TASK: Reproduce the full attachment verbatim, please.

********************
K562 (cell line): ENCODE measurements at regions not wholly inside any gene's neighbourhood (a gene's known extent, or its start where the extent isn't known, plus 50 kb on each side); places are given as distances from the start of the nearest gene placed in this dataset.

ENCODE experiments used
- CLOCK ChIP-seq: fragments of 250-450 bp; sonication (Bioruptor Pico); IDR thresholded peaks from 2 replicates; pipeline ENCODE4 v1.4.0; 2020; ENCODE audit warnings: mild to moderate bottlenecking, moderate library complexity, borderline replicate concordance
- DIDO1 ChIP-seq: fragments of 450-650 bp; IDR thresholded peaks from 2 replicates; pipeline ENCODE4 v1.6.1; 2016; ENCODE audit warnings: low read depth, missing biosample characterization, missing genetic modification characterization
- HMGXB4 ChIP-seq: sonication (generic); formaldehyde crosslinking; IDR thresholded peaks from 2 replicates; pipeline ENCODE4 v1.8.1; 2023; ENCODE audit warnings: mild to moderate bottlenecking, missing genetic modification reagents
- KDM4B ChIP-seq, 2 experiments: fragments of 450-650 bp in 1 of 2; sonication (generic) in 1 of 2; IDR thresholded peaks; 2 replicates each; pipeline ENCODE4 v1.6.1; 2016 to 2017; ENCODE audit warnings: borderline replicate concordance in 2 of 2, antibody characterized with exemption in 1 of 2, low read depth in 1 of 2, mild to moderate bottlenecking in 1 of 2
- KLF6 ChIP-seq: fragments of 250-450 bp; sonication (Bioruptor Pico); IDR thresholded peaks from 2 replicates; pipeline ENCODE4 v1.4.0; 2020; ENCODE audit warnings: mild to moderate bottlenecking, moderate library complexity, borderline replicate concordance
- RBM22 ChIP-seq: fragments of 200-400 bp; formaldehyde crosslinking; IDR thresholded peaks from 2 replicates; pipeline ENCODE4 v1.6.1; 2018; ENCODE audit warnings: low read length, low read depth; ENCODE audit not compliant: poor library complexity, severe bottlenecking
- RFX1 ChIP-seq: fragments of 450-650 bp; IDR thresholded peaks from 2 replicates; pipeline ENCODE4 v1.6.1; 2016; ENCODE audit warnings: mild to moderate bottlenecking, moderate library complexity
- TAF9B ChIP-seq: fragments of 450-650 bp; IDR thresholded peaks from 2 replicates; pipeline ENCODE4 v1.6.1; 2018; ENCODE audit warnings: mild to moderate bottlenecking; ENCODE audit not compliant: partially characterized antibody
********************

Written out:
K562 (cell line): ENCODE measurements at regions not wholly inside any gene's neighbourhood (a gene's known extent, or its start where the extent isn't known, plus 50 kb on each side); places are given as distances from the start of the nearest gene placed in this dataset.

ENCODE experiments used
- CLOCK ChIP-seq: fragments of 250-450 bp; sonication (Bioruptor Pico); IDR thresholded peaks from 2 replicates; pipeline ENCODE4 v1.4.0; 2020; ENCODE audit warnings: mild to moderate bottlenecking, moderate library complexity, borderline replicate concordance
- DIDO1 ChIP-seq: fragments of 450-650 bp; IDR thresholded peaks from 2 replicates; pipeline ENCODE4 v1.6.1; 2016; ENCODE audit warnings: low read depth, missing biosample characterization, missing genetic modification characterization
- HMGXB4 ChIP-seq: sonication (generic); formaldehyde crosslinking; IDR thresholded peaks from 2 replicates; pipeline ENCODE4 v1.8.1; 2023; ENCODE audit warnings: mild to moderate bottlenecking, missing genetic modification reagents
- KDM4B ChIP-seq, 2 experiments: fragments of 450-650 bp in 1 of 2; sonication (generic) in 1 of 2; IDR thresholded peaks; 2 replicates each; pipeline ENCODE4 v1.6.1; 2016 to 2017; ENCODE audit warnings: borderline replicate concordance in 2 of 2, antibody characterized with exemption in 1 of 2, low read depth in 1 of 2, mild to moderate bottlenecking in 1 of 2
- KLF6 ChIP-seq: fragments of 250-450 bp; sonication (Bioruptor Pico); IDR thresholded peaks from 2 replicates; pipeline ENCODE4 v1.4.0; 2020; ENCODE audit warnings: mild to moderate bottlenecking, moderate library complexity, borderline replicate concordance
- RBM22 ChIP-seq: fragments of 200-400 bp; formaldehyde crosslinking; IDR thresholded peaks from 2 replicates; pipeline ENCODE4 v1.6.1; 2018; ENCODE audit warnings: low read length, low read depth; ENCODE audit not compliant: poor library complexity, severe bottlenecking
- RFX1 ChIP-seq: fragments of 450-650 bp; IDR thresholded peaks from 2 replicates; pipeline ENCODE4 v1.6.1; 2016; ENCODE audit warnings: mild to moderate bottlenecking, moderate library complexity
- TAF9B ChIP-seq: fragments of 450-650 bp; IDR thresholded peaks from 2 replicates; pipeline ENCODE4 v1.6.1; 2018; ENCODE audit warnings: mild to moderate bottlenecking; ENCODE audit not compliant: partially characterized antibody